August 20, 2018
Pauline Alvarez, a graduate of CSUN and of UCLA, will join the American Indian Studies Program as its first Outreach Coordinator this semester, in addition to being an AIS instructor. As Outreach Coordinator she will work with Native students enrolled at CSUN and with prospective students in the CSUN region, including students at community colleges. She also will work with community organizations, such as United American Indian Involvement in downtown Los Angeles and the American Indian Education Office with the Los Angeles Unified School District.
"When Pauline was an undergraduate at CSUN, about three years ago, she was a leader with the American Indian Student Association," said Dr. Scott Andrews, director of the American Indian Studies Program. "She knows our campus and our students very well. I am excited to have her helping AIS reach Native students enrolled at CSUN. There are many Native students at CSUN that we never see in AIS. Perhaps they don't know about us or about AISA. Part of Pauline's job will be to find them and let them know about our programming and our classes. We also want to increase the number of Native students enrolled at CSUN, and Pauline can help us do that. She is smart and creative. I look forward to seeing how she shapes this new position."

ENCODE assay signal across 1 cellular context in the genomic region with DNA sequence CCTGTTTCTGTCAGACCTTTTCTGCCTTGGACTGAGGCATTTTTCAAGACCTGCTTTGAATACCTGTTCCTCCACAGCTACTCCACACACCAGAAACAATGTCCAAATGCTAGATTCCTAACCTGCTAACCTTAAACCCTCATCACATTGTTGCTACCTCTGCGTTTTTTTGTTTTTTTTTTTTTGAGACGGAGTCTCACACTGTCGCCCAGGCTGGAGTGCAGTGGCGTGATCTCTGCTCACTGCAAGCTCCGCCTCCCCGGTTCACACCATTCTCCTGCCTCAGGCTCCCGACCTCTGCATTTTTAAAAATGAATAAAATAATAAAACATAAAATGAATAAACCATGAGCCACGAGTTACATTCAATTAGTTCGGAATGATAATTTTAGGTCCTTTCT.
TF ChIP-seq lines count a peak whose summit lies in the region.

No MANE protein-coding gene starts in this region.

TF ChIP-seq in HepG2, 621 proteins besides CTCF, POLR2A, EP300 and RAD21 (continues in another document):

Ms. Alvarez also will work with community organizations to reach prospective CSUN students and to raise awareness of CSUN in the native community. More than 200,000 American Indian people live in Los Angeles County, which makes it the largest urban center for American Indians in the United States.
Part of Ms. Alvarez's job will be to work with the American Indian Student Association with its various programs and events, which are designed to educate the campus community about American Indian topics and to foster a sense of community among students interested in American Indian Studies. AISA membership is not exclusive to students with American Indian heritage, but a major benefit of the student group is helping with recruitment and retention of Native students.
Ms. Alvarez is an enrolled member of the Gila River Indian Community (in Arizona) and is also of Tohono O’odham descent. She was born and raised on unceded Tongva lands (Los Angeles). She earned a B.A. in Sociology with a minor in American Indian Studies from CSUN and an M.A. in American Indian Studies from UCLA. She is the creator and editor of the zine Indigenous Ink. Her academic and political interests include the construction of Indigeneity, Indigenous urbanization, tattooing, tribal sovereignty, and Native feminisms.